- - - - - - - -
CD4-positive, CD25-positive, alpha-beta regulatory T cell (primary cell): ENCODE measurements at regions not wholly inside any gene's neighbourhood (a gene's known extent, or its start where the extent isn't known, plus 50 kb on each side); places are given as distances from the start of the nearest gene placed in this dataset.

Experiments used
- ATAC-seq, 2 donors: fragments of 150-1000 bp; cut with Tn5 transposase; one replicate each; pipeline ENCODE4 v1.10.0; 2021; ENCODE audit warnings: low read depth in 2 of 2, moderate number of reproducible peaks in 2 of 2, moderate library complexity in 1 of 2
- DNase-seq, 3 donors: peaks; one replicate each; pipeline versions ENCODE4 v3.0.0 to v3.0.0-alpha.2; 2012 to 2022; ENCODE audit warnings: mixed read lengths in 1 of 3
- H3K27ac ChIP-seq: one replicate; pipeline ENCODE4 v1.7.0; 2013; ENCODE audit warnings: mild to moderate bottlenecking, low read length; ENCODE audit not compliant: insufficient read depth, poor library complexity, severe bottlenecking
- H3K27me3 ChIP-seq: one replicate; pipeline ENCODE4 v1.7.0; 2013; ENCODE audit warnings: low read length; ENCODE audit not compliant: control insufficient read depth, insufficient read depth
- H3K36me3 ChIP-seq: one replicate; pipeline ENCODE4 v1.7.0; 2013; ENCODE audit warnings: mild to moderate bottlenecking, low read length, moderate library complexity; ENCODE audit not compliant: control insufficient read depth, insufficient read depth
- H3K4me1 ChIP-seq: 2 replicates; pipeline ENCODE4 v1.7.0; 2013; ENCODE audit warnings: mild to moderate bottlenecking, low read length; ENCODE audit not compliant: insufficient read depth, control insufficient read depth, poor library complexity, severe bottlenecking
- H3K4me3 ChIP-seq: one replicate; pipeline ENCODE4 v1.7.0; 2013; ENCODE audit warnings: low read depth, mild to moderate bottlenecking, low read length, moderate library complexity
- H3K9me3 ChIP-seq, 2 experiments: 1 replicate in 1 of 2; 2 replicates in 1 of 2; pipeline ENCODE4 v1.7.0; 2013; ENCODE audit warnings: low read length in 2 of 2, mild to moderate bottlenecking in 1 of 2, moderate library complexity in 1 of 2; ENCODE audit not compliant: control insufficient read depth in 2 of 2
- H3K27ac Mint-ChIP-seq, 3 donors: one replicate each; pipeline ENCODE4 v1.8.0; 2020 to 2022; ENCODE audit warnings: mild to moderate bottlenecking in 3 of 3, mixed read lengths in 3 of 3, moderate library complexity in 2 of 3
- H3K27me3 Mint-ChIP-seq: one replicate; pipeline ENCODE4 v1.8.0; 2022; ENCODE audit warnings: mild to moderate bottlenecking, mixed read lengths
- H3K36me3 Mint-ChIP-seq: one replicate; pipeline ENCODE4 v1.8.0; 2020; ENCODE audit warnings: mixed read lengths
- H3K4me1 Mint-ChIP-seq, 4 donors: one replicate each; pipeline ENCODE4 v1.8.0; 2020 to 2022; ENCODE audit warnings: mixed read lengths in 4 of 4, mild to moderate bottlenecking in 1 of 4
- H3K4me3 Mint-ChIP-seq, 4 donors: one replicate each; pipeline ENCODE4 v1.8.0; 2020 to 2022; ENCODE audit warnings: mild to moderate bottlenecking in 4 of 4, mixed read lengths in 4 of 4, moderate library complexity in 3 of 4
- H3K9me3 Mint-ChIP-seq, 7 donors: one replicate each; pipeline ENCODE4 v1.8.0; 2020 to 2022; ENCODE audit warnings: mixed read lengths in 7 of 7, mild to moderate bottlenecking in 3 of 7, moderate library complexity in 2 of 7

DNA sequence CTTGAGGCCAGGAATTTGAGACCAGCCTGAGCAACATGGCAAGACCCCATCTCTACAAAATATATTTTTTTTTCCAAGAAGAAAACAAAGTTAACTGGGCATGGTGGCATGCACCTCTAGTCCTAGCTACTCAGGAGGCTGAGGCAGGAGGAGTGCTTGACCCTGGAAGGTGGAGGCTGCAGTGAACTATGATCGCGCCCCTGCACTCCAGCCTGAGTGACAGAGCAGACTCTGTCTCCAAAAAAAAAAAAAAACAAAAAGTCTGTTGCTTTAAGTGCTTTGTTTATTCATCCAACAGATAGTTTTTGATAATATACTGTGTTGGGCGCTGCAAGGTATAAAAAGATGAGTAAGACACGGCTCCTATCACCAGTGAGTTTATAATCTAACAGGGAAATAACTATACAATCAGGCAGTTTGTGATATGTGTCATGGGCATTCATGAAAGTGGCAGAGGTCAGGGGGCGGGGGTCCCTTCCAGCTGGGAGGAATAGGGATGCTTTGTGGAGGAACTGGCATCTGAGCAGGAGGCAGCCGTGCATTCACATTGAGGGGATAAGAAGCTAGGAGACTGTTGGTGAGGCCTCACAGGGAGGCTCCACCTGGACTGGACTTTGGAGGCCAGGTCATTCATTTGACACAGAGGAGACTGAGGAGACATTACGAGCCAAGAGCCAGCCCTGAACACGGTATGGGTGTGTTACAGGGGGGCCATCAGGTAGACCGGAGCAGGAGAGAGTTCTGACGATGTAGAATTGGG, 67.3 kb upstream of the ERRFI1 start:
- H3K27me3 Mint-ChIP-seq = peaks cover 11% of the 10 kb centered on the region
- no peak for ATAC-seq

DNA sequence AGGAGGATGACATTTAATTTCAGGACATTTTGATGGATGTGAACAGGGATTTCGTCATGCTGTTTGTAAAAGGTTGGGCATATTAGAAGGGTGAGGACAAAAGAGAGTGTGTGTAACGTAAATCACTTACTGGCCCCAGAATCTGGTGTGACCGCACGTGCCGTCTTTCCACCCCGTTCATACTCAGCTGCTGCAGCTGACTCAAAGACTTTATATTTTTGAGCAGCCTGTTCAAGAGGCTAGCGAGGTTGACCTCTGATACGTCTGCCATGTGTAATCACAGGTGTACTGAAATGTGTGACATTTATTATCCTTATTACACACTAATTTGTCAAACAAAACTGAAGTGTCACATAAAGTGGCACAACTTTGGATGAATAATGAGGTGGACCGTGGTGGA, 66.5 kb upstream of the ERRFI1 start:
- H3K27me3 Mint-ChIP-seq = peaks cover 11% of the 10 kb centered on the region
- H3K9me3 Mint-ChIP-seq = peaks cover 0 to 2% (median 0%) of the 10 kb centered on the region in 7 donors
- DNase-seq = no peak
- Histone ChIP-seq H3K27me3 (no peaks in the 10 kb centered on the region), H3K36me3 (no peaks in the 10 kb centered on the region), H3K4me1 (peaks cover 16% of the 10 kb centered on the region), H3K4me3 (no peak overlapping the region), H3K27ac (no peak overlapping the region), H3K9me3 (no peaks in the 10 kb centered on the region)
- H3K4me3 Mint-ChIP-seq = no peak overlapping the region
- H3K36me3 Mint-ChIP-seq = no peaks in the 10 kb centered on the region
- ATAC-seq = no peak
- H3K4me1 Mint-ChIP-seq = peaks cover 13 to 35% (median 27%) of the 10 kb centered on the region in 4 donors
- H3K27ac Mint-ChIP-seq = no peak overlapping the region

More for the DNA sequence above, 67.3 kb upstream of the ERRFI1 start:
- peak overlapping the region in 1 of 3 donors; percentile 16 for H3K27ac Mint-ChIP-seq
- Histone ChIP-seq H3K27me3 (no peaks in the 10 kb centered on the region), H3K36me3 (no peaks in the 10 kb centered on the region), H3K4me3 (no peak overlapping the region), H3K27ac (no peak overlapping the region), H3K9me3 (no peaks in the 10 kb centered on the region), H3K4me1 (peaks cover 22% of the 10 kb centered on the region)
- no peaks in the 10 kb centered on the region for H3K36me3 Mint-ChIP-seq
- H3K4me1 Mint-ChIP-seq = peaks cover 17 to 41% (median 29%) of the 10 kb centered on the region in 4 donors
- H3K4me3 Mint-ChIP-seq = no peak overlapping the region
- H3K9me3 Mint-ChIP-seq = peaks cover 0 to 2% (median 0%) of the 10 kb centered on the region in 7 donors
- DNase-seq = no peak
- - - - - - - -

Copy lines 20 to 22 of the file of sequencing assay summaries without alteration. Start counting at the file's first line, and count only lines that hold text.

DNA sequence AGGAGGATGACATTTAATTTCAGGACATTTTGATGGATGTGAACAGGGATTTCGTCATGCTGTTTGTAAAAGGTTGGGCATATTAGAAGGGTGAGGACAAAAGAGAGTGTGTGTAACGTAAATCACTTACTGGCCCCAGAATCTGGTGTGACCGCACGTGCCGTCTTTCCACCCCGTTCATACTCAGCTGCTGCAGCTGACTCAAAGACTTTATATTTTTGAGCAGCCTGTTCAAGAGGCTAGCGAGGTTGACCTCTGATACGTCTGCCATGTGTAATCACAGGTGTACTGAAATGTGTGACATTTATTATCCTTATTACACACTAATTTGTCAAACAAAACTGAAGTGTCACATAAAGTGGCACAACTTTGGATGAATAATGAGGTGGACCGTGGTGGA, 66.5 kb upstream of the ERRFI1 start:
- H3K27me3 Mint-ChIP-seq = peaks cover 11% of the 10 kb centered on the region
- H3K9me3 Mint-ChIP-seq = peaks cover 0 to 2% (median 0%) of the 10 kb centered on the region in 7 donors